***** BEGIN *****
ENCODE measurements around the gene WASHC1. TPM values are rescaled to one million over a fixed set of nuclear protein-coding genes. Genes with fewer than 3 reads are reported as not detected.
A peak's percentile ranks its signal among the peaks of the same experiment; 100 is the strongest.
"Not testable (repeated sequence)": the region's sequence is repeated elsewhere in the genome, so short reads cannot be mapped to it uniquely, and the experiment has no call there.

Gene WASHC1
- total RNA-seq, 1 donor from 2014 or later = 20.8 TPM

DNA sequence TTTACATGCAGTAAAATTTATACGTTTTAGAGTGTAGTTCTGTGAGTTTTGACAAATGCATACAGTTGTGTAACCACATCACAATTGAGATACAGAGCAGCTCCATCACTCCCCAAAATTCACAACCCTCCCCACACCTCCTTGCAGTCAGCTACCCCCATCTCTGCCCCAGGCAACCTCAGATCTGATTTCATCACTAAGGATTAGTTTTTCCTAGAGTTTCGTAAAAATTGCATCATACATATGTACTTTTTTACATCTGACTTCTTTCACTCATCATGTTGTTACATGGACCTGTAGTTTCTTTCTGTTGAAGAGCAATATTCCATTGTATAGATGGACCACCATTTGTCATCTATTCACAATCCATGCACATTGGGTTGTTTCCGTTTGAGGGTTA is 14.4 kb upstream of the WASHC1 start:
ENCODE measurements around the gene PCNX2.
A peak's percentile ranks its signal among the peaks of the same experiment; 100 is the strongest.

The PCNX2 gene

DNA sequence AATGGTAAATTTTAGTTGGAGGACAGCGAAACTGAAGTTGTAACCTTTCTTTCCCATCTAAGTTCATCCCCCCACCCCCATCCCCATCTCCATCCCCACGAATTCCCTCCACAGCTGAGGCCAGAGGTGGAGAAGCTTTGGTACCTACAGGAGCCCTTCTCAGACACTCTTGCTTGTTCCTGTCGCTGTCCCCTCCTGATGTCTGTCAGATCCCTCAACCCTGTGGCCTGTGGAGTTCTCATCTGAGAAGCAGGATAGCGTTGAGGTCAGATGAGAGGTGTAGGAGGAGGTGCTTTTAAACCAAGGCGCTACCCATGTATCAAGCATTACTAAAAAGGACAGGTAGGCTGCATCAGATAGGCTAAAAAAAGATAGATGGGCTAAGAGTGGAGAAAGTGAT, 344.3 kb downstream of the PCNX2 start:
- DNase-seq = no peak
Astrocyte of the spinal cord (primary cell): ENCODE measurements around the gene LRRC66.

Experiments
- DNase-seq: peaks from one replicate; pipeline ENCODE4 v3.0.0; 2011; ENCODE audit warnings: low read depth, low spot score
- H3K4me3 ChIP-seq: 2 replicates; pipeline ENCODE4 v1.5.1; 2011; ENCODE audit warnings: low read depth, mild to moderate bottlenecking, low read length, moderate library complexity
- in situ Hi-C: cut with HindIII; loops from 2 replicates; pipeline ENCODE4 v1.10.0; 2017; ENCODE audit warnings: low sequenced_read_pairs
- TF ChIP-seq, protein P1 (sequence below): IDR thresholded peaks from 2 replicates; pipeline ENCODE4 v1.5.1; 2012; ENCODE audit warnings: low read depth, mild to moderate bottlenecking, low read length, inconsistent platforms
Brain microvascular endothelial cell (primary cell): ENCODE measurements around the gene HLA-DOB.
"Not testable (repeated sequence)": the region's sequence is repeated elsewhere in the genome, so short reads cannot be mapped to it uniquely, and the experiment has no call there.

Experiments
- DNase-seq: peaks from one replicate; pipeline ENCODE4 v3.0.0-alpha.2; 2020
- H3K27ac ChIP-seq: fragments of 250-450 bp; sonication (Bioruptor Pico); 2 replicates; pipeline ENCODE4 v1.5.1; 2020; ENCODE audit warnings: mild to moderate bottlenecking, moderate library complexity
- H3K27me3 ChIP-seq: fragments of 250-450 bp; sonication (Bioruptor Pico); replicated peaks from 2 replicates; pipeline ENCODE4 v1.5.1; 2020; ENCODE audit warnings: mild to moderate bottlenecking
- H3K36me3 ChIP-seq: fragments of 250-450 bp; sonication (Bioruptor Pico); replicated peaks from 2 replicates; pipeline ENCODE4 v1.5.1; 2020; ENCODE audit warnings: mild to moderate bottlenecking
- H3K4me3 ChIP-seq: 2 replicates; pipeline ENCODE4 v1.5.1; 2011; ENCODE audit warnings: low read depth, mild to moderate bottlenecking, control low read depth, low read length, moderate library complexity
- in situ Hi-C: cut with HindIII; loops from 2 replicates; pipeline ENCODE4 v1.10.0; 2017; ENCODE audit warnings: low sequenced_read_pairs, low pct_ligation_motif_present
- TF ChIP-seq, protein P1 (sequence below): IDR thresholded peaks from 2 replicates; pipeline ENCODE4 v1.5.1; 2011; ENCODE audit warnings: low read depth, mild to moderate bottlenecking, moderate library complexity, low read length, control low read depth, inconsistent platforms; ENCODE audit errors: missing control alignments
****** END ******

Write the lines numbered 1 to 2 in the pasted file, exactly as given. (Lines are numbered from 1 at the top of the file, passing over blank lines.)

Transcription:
ENCODE measurements around the gene WASHC1. TPM values are rescaled to one million over a fixed set of nuclear protein-coding genes. Genes with fewer than 3 reads are reported as not detected.
A peak's percentile ranks its signal among the peaks of the same experiment; 100 is the strongest.